Sri Lanka's traditional music is dominated by drums of different sizes and designs; drums of varying wood and sounds. The insistent pulse of percussion, the definitive heartbeat of the island, is everywhere to be heard, drifting over jungle and town alike. Watch the drummers as they prance and sway, feel the percussive force as they begin to play.
Words Richard Boyle
Percussion has always played an integral role in Sri Lankan society. In Buddhist temples, drums herald different rites with varying rhythms recognisable to the laity. They are also performed in particular instances, such as when the eyes in Buddha images are reverentially placed. The monarchy employed drums as a method of transmitting proclamations. Travelling from village to village, drummers used special rhythms - which the inhabitants were also familiar with - to communicate messages. The Kandyan and Low Country dances of Sri Lanka are dependent on percussion. Exorcism rituals, folk dance, harvesting, the celebration of a birth or commemoration of a death, a wedding or a public function - all are punctuated by the beat of a drum.
It is recorded that there were 33 types of drums in the past, only ten of which are extant today, the details of the remainder a mystery. The geta bera (bera is the generic term for "drum"), is the most significant. It is the main accompaniment of traditional Kandyan dancing and plays an essential role in Kandyan wedding ceremonies.
Double-headed and tubular, convention dictates it must be "three hand-spans and three fingers" long - about 71cm. It tapers towards each end where the heads, 21cm in diameter, are located. Geta refers to the knot-like embellishment circling the body.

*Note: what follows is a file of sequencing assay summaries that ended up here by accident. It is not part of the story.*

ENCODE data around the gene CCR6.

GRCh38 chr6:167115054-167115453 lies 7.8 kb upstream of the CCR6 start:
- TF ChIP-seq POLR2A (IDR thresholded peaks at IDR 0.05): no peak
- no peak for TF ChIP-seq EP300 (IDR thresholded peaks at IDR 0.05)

The distinctive geta bera is slung with straps at the stomach level of the white-and-red costumed and turbaned drummer. Played with both hands, the drum is capable of an infinite variety of tones as the right-hand membrane is tauter than the left and produces a louder, higher pitch. The dynamic and varied sounds of this sophisticated instrument provide an appropriate aesthetic counterpoint to the dance.
Sri Lanka's drums were formerly made of maditiya (red sandalwood), but scarcity has led to the introduction of wood of other species, such as ehela (Indian laburnum), kohomba (margosa) and kos (jak). Drum-makers believe the wood of trees struck by lightning produce the perfect timbre. Once the ideal tree is identified, the ground around it is cleared, homage is paid, the tree cut at an auspicious time, buried in moist earth for a few days and then extracted and cleaned, ready to be hollowed out.
Unlike the geta bera, which is identified with the Hill Country, specifically the Kandy region, the yak bera is a product of the southern coastal region, the Low Country. Long, cylindrical and played with both hands, it usually accompanies dances of the Low Country performed at exorcism rituals to propitiate demons (yak means "demon") and other supernatural beings.
There is an ensemble known as the hevisi, which includes a two drum combination used in Buddhist ceremony and also for secular reasons, such as to announce social functions. One drum is the davula (or dowla), a double-headed cylindrical instrument suspended horizontally from the waist and played with either sticks or hands. As it is comparatively easier to keep strict time with the drum it is also used in military bands for marching purposes.